Again, many things can/will happen between now and 2030 to alter these projections.  However, they are one source of information to use for long-term planning.  Based on these projected production levels and prices, will you be competitive in the long-term?  If not, what changes are necessary to make you successful?  If so, what can you do to be even more successful?  I encourage you to talk to your Extension Educator and other advisors as you complete farm business planning.

Crop Insurance and Farm Bill Decision

By: Chris Bruynis, Extension Educator, OSU Extension

Crop Insurance and Farm Bill Decision

The 2021 decision for making the crop insurance and farm bill decisions is all about risk management. With the recent increased crop prices and the volatility in the markets, crop insurance is expected to increase by about 50%-60% this year compared to last year. So, with crop insurance more expensive and the choice between Agricultural Risk Coverage (ARC) and Price Loss Coverage (PLC) unclear, the strategy to protect risk exposure becomes more interesting. In this article different strategies are outlined looking at ARC/PLC with Revenue Protection (RP), Supplemental Crop Option (SCO) and Enhanced Coverage Option (ECO).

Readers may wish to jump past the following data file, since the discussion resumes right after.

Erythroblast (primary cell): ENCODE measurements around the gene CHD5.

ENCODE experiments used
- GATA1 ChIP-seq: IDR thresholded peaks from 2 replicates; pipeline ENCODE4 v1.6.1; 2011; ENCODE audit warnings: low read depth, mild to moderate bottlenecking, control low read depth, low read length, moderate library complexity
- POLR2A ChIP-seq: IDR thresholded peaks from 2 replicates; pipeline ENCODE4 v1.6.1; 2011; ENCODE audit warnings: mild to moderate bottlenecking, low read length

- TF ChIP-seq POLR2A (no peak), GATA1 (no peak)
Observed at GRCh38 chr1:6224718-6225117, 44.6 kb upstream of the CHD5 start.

To illustrate the different decisions several corn scenarios from an example farm in Clermont County Ohio will be used for this article. Here is some background information pertinent to the examples.

  • Revenue Protection pays against the actual farm revenue using either the December futures for the month of February or the higher of the spring price or the harvest price depending on the product selected. If you believe the spring price is the higher of the two, then some insurance premiums could be saved by not electing the harvest price. Levels of RP range from 50% to 85% in 5% increments. RP can be paired with any of the Farm Bill programs. To read more on RP go to https://www.extension.iastate.edu/agdm/crops/html/a1-54.html